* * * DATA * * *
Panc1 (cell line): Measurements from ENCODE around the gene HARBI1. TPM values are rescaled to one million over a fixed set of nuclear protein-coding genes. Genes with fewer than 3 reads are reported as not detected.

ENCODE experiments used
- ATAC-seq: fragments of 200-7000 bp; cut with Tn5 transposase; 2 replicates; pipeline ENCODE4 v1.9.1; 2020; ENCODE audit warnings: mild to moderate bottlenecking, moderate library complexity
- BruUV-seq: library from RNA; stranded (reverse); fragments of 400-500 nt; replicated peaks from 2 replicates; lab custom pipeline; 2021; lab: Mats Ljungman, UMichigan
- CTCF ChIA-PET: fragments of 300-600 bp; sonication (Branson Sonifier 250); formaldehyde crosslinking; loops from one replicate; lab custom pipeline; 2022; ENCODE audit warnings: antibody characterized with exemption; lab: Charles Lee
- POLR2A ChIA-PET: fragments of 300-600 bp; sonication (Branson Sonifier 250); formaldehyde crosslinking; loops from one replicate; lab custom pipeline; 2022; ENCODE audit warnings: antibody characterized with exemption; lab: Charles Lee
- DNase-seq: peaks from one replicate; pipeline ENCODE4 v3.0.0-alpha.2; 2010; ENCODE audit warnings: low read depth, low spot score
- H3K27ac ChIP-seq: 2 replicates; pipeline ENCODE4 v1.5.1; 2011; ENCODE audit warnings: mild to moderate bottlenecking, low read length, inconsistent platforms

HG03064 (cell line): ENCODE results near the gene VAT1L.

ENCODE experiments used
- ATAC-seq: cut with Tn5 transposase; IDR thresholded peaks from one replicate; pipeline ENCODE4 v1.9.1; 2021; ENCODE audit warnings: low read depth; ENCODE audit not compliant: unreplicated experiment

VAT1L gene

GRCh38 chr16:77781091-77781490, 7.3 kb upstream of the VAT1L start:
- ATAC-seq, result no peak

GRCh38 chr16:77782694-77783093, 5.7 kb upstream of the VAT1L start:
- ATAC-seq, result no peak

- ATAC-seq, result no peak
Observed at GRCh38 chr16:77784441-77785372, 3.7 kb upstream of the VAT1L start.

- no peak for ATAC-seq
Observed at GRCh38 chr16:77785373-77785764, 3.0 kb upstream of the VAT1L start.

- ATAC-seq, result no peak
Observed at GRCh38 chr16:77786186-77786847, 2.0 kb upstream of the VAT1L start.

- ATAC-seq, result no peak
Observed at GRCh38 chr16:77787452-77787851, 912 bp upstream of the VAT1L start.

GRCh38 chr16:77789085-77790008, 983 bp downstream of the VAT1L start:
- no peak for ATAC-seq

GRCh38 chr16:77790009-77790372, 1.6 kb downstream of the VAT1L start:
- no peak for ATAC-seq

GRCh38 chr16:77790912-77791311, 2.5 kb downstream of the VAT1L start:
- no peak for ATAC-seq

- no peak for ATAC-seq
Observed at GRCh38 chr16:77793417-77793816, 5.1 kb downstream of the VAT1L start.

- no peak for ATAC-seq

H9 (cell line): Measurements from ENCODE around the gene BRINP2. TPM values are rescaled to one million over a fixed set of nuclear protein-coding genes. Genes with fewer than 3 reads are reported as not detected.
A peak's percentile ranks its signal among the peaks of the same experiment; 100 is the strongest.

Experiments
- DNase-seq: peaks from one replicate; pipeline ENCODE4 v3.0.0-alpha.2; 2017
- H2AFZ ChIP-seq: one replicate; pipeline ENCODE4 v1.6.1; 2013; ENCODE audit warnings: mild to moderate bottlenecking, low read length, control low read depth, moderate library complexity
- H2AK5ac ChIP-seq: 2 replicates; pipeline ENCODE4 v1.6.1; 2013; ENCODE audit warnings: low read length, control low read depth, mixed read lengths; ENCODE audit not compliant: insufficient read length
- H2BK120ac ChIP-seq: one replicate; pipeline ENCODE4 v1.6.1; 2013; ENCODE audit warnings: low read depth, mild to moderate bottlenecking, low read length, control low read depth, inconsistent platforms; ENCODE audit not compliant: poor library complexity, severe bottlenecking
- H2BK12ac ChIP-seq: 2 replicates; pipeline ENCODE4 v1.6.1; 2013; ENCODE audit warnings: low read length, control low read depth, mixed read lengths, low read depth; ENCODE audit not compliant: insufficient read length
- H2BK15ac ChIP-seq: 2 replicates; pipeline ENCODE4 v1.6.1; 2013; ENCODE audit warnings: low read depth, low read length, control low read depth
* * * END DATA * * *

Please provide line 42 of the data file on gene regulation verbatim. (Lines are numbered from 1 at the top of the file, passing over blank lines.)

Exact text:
- H2BK15ac ChIP-seq: 2 replicates; pipeline ENCODE4 v1.6.1; 2013; ENCODE audit warnings: low read depth, low read length, control low read depth